For, May 16, 2014

Stanley Kubrick, after establishing himself as a talent to watch with several low-budget films in the 1950s, got his first big break at age 30 with "Spartacus" (1960), an epic sword-and-sandal "true story" (more or less).

Nonetheless, Kubrick disowned the film and declined to include it in his personal canon because of interference from the studio (Universal) and his producer-star (Kirk Douglas). It is the only movie Kubrick could not control in minute detail from beginning to end, so he was dissatisfied with it, despite its enormous box-office and critical success.

As Kubrick followed his muse for the rest of his career and maintained complete control, he gave us such renowned films as "2001 — A Space Odyssey" (1968), "Dr. Strangelove" (1964) and "The Shining" (1980), among others. Hard to argue with most of his choices.

But in moviemaking, it's not a bad idea to work as a team. Film really is a collaborative effort, and despite such film geniuses as Kubrick, Hitchcock, Ford, Capra, Huston, Spielberg and others, having amazing track records as directors of singular vision, each creating too many iconic films to list, it's still note a bad idea to listen to others once in awhile. Despite all their successes, each of these filmmakers has flopped here and there, and even some of their best films have moments of excess that could have benefited from editing in some form.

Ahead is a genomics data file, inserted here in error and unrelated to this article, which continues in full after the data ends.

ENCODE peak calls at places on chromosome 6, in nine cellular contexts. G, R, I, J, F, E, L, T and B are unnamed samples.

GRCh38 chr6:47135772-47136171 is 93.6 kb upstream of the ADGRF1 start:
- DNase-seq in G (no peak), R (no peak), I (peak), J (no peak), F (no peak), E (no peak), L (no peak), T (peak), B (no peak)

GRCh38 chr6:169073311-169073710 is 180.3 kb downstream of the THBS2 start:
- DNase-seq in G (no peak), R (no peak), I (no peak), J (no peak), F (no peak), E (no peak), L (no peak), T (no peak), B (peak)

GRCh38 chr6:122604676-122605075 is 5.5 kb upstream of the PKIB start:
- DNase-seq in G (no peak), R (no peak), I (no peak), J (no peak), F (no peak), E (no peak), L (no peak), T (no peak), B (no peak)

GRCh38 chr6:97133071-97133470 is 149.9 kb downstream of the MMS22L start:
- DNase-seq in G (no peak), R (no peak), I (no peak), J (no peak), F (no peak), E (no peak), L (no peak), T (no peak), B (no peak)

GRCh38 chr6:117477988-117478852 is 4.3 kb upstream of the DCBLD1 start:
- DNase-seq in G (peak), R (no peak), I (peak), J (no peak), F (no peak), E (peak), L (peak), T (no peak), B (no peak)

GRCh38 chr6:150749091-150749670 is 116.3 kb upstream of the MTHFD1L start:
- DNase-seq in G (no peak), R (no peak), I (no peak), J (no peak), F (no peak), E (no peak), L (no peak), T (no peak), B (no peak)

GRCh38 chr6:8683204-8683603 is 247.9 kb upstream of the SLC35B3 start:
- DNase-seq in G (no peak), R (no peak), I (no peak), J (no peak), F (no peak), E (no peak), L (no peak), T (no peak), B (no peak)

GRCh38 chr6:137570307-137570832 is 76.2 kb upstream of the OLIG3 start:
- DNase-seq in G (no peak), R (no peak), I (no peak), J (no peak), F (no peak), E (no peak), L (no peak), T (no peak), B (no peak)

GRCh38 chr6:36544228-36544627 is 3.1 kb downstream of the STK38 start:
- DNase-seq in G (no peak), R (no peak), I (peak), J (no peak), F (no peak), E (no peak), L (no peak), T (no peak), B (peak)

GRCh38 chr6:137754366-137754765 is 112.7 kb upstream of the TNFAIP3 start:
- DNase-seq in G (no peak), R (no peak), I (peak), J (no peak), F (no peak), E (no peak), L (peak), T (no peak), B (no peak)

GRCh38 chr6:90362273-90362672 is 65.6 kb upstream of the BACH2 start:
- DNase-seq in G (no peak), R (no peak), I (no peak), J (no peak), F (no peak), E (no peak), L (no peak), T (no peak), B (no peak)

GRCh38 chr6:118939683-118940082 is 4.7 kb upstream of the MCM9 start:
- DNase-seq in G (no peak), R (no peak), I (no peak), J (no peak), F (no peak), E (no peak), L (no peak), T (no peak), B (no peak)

Woody Strode and Kirk Douglas in the epic 'Spartacus.'       

Despite Kubrick's reservations about the end result, most movie fans and critics agree that "Spartacus" remains a great film, one of the finest epics of the 1960s cast-of-thousands period of biblical-era us-against-the-Romans widescreen motion pictures.

In many ways, this is, despite its scope, a very personal character study and Douglas is in peak form in the title role as the real-life historical figure, a rebel slave-turned-gladiator who leads an army in open rebellion against Rome.

Excellent support from Laurence Olivier, Charles Laughton, Jean Simmons, Tony Curtis and Peter Ustinov certainly doesn't hurt.

This is another movie that really deserves to be seen on a theater screen, free of distractions. And now's your chance. It's showing as part of the Cinemark Classic Series in various Cinemark theaters on Sunday (May 18) at 2 p.m. and Wednesday (May 21) at 2 and 7 p.m.